Published on October 1, 2018
How often should myeloproliferative neoplasm (MPN) patients visit their doctor? When should patients increase the frequency of their appointments? MPN expert Dr. Mark Heaney, from Columbia University Medical Center, explains the changes in an MPN condition to look for, how newly diagnosed patients can put the disease in perspective and tips for partnering with your oncologist. Patient advocates Ann and Jonna, both living with polycythemia vera (PV), also share ways to prepare before doctors' appointments, the importance of speaking up and how to maintain an open dialogue with your healthcare team.
Sponsored by Incyte Corporation.
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Transcript | Speaking Up: Tips for Collaborating With Your Healthcare Team
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How do you decide, when somebody comes to see you, when you want them to come back?
So for people like Jonna and Ann, I typically—who are on a stable regimen and doing well, I usually see them about every three months. And a patient’s whose disease looks like it’s changing, when they seem like they need phlebotomies a little more often, I usually shorten that up, somewhere between one month and two months. And, every visit, my patient comes in, they lie flat, I press their—their stomachs. I take out my tape measure, I measure their spleen, and—and when that changes, that—that can also precipitate a change in the frequency of visits, if I think there might be some hint that—that the disease might be moving.
Let’s talk about communication for a minute, because we’re in partnership, and this is a Partners program. So, Jonna, do you go in with a list of questions for Dr. Winton, or how do you—because, let’s face it, you went through a lot of worry, you have a daughter who’s in college, you want to live a long time, you want to deal with this fatigue? So how do you communicate with your doctor so you feel more confident?
Well, if I’m on these Facebook support pages or if I go to the Patient Power website, and I watch videos or I read articles, I write down any questions that may be concerning, about PV, about progression, about treatment, and I save those questions for my next doctor’s appointment and then, when I go in, Dr. Winton is always willing to take the time to answer any questions and concerns that I have and he’s—he’s sometimes put my mind at ease. So I just save up a list of questions between my appointments and then I keep that list and he and I talk about it when I go in.
Sounds like a great plan. How about you, Ann. You’ve had a longer journey and you’ve had some changes and doctor changes along the way, too.
I do write down a list. Luckily, Dr. Stein is real good about emailing questions, so if there’s something odd on my blood test that are ordered by my local hem-onc, I can send him a quick note and I usually have a response within an hour. So we have the opportunity to do that. Now, I will, in September, switch over to seeing him every three months and that relays – allays all my fears.
So, Dr. Heaney, you have people who may walk in, who are newly diagnosed. You’re diagnosed with one of these conditions you’ve never heard of. Maybe you read older stuff that talks about a progression, like we’ve been talking about and older stats on life expectancy and you’re terrified and, I know you probably don’t use these words to tell them to ‘chill out,’ but how do you calm people? How do you allay fears for the new patients, family members who come in today.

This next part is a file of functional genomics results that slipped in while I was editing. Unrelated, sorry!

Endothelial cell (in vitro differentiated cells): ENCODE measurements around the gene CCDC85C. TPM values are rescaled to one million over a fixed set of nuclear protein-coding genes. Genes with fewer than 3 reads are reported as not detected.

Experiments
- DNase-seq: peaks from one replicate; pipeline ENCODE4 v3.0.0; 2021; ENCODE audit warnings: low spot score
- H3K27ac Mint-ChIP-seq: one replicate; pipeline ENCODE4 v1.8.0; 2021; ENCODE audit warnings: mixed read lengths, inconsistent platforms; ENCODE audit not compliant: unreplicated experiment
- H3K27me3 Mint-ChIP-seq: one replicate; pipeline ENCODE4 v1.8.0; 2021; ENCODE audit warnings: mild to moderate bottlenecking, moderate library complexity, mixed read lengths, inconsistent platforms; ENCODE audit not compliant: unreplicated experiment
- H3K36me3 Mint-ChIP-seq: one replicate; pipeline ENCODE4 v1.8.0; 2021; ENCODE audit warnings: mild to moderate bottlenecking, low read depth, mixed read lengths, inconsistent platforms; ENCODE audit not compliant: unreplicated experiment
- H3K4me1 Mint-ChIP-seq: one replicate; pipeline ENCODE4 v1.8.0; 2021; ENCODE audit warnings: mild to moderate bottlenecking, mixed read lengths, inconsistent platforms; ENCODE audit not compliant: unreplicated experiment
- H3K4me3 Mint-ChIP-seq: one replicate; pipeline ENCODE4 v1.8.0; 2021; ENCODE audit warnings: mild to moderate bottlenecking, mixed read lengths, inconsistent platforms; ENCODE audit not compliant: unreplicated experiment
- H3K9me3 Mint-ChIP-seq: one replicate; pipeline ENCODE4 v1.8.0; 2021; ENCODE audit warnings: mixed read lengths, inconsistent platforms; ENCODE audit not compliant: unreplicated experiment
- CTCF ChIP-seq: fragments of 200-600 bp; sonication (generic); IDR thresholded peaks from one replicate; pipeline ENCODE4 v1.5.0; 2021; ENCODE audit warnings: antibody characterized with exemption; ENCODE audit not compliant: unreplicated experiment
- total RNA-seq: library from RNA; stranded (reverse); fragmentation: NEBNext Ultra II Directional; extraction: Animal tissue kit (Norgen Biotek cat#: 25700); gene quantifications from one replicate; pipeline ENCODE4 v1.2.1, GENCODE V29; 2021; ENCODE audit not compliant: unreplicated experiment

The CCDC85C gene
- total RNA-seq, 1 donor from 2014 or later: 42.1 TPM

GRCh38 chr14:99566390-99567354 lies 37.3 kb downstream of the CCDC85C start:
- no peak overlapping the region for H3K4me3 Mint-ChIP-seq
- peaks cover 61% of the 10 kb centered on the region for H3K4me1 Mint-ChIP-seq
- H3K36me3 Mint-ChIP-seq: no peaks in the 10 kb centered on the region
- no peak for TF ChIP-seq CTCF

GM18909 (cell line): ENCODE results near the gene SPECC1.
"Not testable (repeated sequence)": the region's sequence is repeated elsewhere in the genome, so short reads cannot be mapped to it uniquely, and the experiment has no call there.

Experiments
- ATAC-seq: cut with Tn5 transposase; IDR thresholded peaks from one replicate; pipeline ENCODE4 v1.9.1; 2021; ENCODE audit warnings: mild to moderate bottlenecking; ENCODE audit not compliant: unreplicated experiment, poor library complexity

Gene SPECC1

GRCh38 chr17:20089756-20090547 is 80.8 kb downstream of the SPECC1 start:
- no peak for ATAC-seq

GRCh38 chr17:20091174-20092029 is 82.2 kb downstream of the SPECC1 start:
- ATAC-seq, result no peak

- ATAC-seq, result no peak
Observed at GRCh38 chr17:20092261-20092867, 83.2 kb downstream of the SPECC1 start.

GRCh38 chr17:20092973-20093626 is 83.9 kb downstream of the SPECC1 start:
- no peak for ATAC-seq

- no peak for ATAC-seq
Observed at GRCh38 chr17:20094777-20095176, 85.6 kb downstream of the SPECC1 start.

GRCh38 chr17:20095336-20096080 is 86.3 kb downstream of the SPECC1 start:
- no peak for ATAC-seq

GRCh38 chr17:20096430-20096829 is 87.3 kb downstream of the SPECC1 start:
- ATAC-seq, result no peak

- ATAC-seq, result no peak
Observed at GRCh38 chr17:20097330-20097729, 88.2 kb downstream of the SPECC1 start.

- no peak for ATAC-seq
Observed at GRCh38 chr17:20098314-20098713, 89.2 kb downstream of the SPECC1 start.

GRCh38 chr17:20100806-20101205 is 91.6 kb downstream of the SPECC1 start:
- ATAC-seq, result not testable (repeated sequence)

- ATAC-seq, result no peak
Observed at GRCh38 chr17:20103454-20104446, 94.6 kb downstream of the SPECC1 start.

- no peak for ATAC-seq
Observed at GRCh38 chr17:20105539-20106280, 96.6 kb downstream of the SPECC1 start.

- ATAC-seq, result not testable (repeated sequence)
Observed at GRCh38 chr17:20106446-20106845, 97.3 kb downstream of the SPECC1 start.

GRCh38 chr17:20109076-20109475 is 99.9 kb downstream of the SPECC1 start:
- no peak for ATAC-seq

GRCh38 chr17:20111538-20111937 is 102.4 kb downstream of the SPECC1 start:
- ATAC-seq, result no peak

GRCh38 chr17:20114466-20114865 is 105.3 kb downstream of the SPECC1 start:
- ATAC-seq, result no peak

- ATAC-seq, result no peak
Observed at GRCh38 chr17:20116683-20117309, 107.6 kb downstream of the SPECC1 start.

So I think part of it is—is putting the disease in perspective and I—and—I think, for most patients, this is a disease that’ll last decades and sometimes many decades and so I usually try to frame it that way. At the same time, I think it’s important for any patient with diseases in this family to know that it has the potential to be a serious disease and—and that’s one of the ways that they partner with me that—that when things changes, they may notice a change or their family members may notice a change before I would, on the next visit and so having them spy in that way and—and find another way of—of getting that kind of information can be really helpful.
But I think a lot of it is just giving people the information that they know and also letting them know that what we know today is—is probably not necessarily applicable for the life spans of our patients. Most of those data, as I mentioned earlier, are so old that—that they may not really be applicable for right now with medicines who we have the potential to be disease-modifying.
So, Ann, you’ve – you’ve found it important to speak up for yourself. Like, when you knew that you were having trouble gardening and bending over, ding ding ding, got to talk about it. In other words, what would you say to people to speak up for themselves when they’re noticing something different in their body.
With this disease and how few doctors actually run into someone with polycythemia and how few hematology, oncology doctors at local hospitals are actually hematologists, you have to learn to speak up for yourself from day one. If you have a question, ask it. Don’t say “Oh, if I don’t ask, it’ll be okay.” If you see a red cell that you don’t understand. If you see something on a report on the differential or enzymes, if they’re doing a complete metabolic panel, ask, always ask. You’ve got to advocate yourself. And, once you do and you learn the nomenclature, it’ll be so much easier for you to also stay up on the current literature, which helps.